Tips for Traveling with Kids
My husband and I spent a month or two on the road every year, with our growing kids in tow, traveling to Indian Reservations as part of our work. I developed many ways of keeping the kids comfortable, healthy, and occupied. I kept magazines and informative pictures, "bits" of learning, in the pocket of my door, ready to pull out in moments of boredom. On hand for the stereo, we had funny music, sing-along tunes, and music to dance to. We called it seat-dancing, gesticulating wildly while in our seat belts, which was lots of fun! But my best technique was to put choices into the hands of my children.
To prepare our car for travel, I tied inexpensive shoe bags to the back of the drivers' and front passenger's seats. In the four rows of small storage cubbies, I would store crayons, playing cards, boxes of juice or soy milk, modeling clay, road maps, small books, rolled-up drawing paper, and any small toy. I purchased trays for each child. The best were bed-trays, with folding legs to support the tray above a child's lap (or car seat), and a lip around the edge to prevent crayons from rolling off. Some of them had storage areas on the side (for books or magazines). Trays were easily folded and stored away when they weren't being used to make clay sculptures, draw pictures, build with legos, or eat lunch. I found trays in a variety of materials (from metal to wicker), from cheap to pricey. I preferred ones that were lightweight and easy to wipe clean.
Getting enough exercise is always a challenge on a road trip, so we took advantage of every opportunity. Besides seat-dancing, the kids did jumping jacks or ran relay races whenever we stopped at a gas station to fuel up. They chased each other down hotel corridors in the early morning or late evening. When our kids were little enough to still be crawling, we even got down on all fours to chase them ourselves. In the hotel room we might put on the radio and dance instead of watching TV. We ate in the car as often as possible, using our stops to take a walk or do some stretches instead of sitting down to eat in a restaurant. If we did choose to stop for a meal, we tried to make it a picnic, at a local park or beach or by a lake., where the kids could run around and play. Sometimes taking a ten minute detour would get us to a beautiful spot instead of putting us at a roadside rest area. Then the frisbee or ball would come out and all too soon it would be time to get back into the car and put some miles on.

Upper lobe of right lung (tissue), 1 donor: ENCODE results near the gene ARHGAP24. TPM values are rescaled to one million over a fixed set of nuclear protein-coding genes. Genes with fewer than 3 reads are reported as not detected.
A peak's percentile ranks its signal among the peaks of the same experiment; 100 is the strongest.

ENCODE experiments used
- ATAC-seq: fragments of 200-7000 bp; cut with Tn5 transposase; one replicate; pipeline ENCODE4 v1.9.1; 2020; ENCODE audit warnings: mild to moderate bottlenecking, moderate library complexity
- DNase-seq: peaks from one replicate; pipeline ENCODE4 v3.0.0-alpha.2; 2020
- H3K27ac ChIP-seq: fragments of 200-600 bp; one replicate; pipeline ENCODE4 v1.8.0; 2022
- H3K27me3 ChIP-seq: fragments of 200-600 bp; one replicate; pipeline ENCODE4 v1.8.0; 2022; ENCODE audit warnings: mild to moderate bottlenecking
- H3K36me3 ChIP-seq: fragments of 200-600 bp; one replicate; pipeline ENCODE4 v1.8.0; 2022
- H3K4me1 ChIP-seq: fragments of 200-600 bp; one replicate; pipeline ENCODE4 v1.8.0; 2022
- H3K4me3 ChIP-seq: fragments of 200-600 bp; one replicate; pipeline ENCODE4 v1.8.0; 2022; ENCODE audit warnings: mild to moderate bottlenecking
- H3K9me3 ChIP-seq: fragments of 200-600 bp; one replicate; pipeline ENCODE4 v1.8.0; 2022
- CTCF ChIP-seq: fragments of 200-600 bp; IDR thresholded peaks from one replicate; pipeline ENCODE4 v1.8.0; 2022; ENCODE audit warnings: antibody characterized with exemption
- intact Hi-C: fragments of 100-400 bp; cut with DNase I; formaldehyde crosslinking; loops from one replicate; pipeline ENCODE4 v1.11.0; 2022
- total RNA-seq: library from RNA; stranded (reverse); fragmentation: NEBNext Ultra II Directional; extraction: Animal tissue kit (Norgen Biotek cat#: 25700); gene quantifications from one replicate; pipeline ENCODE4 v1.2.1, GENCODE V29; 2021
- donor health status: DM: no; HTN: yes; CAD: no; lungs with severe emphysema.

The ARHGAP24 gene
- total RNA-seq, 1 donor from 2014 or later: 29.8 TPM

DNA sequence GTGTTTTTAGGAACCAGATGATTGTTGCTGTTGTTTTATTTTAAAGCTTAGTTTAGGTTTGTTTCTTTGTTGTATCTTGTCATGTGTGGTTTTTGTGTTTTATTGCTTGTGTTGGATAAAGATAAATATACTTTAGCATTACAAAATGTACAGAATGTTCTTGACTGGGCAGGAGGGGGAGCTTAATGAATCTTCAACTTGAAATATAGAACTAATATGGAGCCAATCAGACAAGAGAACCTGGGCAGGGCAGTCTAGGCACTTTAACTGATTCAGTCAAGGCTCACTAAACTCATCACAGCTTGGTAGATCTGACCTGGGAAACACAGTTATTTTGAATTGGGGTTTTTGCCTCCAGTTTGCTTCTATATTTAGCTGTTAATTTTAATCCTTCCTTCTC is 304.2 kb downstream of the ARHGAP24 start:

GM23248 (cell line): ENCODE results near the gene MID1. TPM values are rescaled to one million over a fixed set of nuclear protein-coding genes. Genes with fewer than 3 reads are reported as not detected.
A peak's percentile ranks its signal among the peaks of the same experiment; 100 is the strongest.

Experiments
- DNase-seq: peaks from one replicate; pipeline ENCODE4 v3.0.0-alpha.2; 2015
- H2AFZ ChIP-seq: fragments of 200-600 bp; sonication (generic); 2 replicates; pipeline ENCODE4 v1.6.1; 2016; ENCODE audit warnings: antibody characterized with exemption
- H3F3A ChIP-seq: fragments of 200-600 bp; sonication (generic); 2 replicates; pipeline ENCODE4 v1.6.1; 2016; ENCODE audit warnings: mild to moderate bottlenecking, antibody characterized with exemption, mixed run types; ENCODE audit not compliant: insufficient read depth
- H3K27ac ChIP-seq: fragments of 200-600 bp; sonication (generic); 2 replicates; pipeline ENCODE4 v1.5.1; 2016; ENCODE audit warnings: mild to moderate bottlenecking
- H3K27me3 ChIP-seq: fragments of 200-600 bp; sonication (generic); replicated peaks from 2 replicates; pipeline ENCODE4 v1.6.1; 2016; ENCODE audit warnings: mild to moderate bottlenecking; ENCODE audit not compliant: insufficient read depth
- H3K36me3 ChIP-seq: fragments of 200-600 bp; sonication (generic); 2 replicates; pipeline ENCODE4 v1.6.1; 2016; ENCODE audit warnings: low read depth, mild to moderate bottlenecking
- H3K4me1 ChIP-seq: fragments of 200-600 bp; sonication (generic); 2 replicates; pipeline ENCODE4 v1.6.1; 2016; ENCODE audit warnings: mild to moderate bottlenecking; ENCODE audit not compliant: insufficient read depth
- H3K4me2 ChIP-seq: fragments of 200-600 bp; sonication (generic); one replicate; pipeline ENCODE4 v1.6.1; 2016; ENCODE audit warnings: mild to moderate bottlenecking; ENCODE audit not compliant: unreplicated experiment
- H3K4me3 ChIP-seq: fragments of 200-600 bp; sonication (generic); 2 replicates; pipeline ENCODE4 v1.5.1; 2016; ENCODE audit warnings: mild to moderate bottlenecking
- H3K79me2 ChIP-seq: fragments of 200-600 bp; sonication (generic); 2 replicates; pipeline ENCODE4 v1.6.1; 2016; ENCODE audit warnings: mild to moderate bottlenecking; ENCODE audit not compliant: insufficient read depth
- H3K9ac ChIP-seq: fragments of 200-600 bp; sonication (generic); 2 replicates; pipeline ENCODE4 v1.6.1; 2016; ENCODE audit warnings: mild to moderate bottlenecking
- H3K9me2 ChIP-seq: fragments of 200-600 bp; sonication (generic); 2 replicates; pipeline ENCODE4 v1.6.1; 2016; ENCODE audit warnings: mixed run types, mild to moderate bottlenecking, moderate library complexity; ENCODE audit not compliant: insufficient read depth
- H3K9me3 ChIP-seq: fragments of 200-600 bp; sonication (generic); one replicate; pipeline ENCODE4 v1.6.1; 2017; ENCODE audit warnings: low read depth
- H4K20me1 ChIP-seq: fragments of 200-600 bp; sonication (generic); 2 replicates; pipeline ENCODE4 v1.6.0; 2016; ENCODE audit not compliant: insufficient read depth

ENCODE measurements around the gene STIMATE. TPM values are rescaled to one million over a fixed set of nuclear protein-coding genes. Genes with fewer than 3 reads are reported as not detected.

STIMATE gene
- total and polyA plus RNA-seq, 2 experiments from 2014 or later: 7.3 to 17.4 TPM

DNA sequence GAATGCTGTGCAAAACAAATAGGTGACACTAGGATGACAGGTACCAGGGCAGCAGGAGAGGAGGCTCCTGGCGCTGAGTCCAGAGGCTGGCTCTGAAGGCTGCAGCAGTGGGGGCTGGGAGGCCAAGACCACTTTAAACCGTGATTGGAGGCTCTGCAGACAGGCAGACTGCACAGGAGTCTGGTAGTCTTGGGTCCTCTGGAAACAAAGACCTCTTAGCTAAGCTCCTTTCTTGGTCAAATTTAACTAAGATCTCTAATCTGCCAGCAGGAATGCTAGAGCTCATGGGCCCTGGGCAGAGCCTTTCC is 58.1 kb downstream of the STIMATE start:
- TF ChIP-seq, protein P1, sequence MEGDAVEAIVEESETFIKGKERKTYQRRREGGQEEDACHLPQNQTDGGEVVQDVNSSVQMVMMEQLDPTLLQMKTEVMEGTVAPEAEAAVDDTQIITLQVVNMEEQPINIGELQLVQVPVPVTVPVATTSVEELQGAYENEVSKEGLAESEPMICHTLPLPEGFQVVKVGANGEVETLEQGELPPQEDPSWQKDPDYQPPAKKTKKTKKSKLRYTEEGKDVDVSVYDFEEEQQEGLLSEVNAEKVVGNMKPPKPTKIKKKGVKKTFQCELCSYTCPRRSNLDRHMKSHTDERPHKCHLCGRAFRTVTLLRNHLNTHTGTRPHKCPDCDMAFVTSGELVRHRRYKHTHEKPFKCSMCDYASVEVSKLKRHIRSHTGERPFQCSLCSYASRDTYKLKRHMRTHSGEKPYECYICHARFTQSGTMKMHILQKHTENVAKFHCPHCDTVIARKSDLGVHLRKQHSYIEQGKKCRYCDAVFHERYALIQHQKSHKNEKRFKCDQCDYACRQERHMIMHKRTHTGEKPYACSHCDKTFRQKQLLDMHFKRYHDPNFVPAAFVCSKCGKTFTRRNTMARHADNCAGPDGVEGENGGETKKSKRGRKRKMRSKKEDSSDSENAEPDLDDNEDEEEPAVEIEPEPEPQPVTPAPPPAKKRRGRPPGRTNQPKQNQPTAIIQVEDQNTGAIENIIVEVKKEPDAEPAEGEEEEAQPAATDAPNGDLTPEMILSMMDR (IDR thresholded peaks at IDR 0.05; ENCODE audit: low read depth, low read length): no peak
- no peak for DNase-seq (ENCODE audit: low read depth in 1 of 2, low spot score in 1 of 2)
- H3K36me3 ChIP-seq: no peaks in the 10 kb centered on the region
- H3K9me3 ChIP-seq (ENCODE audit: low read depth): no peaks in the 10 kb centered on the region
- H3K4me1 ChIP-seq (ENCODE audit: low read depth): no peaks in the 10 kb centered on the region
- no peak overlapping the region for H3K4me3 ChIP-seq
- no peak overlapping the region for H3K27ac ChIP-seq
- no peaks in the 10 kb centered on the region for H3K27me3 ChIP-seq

Each child was invited to trace our journey on their own map. Every state has welcome centers with free maps and guide books. They were given highlighter markers to keep track of our route or color in favorite places. They had scrapbooks where they could glue maps, or portions of maps, along with torn pages of guidebooks. Of course they added their own words and pictures, which is what turned those scrapbooks into diaries of our journeys, and books filled with precious family memories. An afternoon or evening rest at a hotel was an opportunity to work on scrapbooks, write poems and songs, arrange wildflowers we had picked by the road in an empty can or bottle with drawings taped on it for more decoration, and time to read up on the areas we were journeying through.
Every road trip is an opportunity to record your own geography, scrapbook your vacation, and diary your thoughts. Save paper souvenirs like admission ticket stubs, museum maps, hotel stationery, cafe menus, road maps, and the like, to illustrate your scrapbook. Include pressed flowers that you pick by the roadside and press flat in a travel guide (or whatever other books you keep in your car). Add drawings and photographs of the people you meet and the places you visit. Write down how you feel about them. Trace your route on a map in brightly colored markers or highlighters. Compute how many miles you have traveled and how long it took. Write a song about where you have been or about where you are going. Travel is a natural course in social studies and geography. In these ways you can add writing, reading, math, art, and music. Discussions of climate, terrain, and geological formations which have changed over time (canyon walls, mountains, bodies of water) add science to the experience.
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